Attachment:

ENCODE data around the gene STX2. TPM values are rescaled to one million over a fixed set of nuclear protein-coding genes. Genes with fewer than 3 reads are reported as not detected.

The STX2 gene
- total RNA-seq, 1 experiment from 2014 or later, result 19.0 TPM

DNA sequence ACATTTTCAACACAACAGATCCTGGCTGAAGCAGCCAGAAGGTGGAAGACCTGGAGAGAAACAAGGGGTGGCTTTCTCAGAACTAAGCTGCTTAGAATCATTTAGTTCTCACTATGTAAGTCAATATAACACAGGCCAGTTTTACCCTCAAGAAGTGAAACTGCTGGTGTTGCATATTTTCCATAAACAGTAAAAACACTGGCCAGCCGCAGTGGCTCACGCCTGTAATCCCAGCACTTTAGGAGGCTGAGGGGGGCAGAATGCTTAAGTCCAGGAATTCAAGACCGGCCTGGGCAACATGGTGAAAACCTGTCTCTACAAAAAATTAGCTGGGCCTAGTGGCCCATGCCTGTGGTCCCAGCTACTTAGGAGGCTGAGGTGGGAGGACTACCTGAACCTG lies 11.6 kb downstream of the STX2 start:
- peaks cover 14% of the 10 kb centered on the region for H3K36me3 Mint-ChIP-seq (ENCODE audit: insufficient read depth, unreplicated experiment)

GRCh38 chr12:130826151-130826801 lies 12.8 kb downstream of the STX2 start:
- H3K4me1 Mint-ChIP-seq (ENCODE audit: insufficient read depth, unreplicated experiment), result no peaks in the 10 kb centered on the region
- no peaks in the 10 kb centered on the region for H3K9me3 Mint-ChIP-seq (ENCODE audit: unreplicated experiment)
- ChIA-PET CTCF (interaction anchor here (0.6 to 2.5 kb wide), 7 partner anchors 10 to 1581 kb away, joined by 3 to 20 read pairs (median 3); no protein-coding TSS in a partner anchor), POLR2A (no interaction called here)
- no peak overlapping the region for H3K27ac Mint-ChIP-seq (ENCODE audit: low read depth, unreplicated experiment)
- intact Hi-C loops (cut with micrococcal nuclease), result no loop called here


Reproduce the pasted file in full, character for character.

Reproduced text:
ENCODE data around the gene STX2. TPM values are rescaled to one million over a fixed set of nuclear protein-coding genes. Genes with fewer than 3 reads are reported as not detected.

The STX2 gene
- total RNA-seq, 1 experiment from 2014 or later, result 19.0 TPM

DNA sequence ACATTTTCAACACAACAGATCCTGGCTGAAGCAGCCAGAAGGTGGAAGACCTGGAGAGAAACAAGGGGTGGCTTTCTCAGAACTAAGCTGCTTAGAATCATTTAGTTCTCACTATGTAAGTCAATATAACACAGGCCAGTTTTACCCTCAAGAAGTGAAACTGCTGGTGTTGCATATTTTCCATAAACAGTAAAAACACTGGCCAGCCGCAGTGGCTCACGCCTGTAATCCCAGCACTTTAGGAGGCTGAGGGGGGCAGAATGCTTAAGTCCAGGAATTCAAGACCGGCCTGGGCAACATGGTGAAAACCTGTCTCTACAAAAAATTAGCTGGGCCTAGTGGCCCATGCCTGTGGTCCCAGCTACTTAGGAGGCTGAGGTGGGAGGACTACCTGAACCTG lies 11.6 kb downstream of the STX2 start:
- peaks cover 14% of the 10 kb centered on the region for H3K36me3 Mint-ChIP-seq (ENCODE audit: insufficient read depth, unreplicated experiment)

GRCh38 chr12:130826151-130826801 lies 12.8 kb downstream of the STX2 start:
- H3K4me1 Mint-ChIP-seq (ENCODE audit: insufficient read depth, unreplicated experiment), result no peaks in the 10 kb centered on the region
- no peaks in the 10 kb centered on the region for H3K9me3 Mint-ChIP-seq (ENCODE audit: unreplicated experiment)
- ChIA-PET CTCF (interaction anchor here (0.6 to 2.5 kb wide), 7 partner anchors 10 to 1581 kb away, joined by 3 to 20 read pairs (median 3); no protein-coding TSS in a partner anchor), POLR2A (no interaction called here)
- no peak overlapping the region for H3K27ac Mint-ChIP-seq (ENCODE audit: low read depth, unreplicated experiment)
- intact Hi-C loops (cut with micrococcal nuclease), result no loop called here